The Tennis Space: People of Influence:
Number 8: Philip Brook.
Sphere of influence: Centre Court, the All England Club, the Wimbledon Championships, the other slams.
There were signs last summer, during Brook’s first Championships as the chairman of the All England Club, that he likes a celebrity more than his predecessors ever did. Brook, and the All England Club, are not above filling the Royal Box with the Hello!-ocracy, the shiny people who will find themselves on screen during the changeovers and on the front pages of the next morning’s newspapers. But Brook is not about to turn the grass-court tournament into a light entertainment show. Far from it. There is serious work to be done, such as innovating while preserving Wimbledon’s traditions. Brook must decide whether Court No 1 should, like Centre Court, have a retractable roof to protect against the British summer. When Wimbledon innovate, it is usually not long before the other three slams try to emulate. The four slams are equal, but Wimbledon is more equal than the rest. Brook’s job is to ensure that it stays that way.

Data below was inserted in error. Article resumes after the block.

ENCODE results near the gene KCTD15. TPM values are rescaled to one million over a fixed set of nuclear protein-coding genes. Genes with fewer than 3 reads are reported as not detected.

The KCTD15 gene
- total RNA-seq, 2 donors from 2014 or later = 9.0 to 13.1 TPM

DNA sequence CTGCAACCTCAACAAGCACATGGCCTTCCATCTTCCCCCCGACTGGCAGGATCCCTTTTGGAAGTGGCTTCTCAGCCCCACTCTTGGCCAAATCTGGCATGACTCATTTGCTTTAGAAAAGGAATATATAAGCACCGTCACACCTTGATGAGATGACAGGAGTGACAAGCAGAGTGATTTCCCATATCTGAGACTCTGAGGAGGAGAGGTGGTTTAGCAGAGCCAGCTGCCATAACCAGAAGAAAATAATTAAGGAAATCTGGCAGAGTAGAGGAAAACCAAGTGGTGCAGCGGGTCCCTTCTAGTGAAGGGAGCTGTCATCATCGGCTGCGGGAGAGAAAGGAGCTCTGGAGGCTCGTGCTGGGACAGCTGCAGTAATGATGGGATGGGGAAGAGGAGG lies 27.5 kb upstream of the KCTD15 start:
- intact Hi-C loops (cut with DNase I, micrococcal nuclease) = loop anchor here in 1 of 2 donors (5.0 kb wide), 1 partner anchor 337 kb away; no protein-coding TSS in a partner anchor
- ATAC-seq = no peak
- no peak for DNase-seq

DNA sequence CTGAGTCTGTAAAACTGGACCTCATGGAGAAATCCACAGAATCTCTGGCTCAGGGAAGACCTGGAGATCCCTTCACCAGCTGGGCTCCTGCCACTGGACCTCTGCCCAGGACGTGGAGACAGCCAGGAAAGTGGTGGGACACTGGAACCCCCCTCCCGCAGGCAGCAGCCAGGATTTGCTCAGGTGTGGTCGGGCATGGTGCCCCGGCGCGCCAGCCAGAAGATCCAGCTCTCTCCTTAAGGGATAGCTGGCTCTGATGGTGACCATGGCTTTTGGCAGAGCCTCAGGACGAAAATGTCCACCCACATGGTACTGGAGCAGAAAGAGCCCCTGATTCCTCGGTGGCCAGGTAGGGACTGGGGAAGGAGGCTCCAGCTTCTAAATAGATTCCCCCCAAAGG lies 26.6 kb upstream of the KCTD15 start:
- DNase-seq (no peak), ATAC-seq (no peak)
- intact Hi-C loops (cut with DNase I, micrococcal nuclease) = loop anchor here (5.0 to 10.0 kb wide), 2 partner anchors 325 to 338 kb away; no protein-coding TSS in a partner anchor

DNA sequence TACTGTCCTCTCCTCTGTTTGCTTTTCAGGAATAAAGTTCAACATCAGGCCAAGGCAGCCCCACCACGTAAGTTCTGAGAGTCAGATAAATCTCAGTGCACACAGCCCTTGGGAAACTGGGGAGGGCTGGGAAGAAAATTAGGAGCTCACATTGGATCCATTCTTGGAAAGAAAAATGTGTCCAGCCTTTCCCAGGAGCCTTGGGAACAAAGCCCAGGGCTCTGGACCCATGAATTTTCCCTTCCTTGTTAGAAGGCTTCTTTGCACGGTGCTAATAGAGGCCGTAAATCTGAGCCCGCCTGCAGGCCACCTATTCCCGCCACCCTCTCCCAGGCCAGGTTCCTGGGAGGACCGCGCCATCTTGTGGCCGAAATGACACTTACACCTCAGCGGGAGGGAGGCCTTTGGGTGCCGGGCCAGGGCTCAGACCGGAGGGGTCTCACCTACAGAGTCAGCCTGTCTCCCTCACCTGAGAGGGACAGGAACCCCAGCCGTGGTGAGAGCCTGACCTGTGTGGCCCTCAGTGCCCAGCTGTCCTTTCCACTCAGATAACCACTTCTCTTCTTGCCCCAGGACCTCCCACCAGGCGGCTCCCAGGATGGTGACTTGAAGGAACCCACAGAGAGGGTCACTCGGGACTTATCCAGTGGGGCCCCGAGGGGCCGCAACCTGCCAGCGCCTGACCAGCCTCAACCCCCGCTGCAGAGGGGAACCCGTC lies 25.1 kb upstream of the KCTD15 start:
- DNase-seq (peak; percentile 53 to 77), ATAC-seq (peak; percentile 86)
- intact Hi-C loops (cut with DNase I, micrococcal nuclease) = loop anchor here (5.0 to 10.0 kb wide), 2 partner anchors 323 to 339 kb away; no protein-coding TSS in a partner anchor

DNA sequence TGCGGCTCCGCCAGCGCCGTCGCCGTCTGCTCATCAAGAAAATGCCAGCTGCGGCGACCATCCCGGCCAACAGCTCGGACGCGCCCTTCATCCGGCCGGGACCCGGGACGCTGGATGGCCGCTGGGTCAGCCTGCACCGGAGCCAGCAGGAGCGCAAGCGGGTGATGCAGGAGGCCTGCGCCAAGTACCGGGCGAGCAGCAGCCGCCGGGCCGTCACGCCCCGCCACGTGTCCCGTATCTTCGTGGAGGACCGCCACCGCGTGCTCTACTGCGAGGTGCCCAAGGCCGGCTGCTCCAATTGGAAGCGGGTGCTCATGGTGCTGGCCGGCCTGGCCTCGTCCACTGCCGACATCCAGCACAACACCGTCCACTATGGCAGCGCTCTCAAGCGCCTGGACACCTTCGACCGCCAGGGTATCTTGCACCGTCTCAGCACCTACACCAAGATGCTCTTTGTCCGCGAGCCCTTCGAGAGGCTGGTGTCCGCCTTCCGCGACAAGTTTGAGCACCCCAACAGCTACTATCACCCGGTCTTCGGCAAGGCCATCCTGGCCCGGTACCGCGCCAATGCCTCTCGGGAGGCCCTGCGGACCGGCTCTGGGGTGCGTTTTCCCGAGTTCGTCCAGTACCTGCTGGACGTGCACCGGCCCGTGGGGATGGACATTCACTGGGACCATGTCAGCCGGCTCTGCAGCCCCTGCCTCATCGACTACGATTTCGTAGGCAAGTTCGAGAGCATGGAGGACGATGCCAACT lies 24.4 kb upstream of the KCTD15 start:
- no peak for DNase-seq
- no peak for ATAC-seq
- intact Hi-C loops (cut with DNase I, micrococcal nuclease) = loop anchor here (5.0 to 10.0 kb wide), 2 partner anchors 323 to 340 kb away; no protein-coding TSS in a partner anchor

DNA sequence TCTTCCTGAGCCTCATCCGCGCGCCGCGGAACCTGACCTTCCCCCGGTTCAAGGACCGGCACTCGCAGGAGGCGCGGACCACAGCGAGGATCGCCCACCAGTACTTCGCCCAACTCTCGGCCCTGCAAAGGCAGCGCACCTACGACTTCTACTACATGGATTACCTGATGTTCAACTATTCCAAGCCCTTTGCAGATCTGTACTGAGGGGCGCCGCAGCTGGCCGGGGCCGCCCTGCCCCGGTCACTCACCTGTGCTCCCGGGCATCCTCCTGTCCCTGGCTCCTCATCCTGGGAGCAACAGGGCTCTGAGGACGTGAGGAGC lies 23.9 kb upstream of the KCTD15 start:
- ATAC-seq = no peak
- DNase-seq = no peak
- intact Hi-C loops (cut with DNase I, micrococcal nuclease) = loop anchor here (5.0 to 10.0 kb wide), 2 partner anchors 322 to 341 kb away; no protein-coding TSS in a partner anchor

What next: Appointing a new chief executive after Ian Ritchie swapped a fuzzy ball for a funny-shaped ball, to take over at the Rugby Football Union. There is a busy summer ahead, with Wimbledon, and then Wimbledon Take Two (the Olympics). Brook must also respond to The Militants On The Lawn, the players who believe that they deserve a greater cut of revenue at Wimbledon.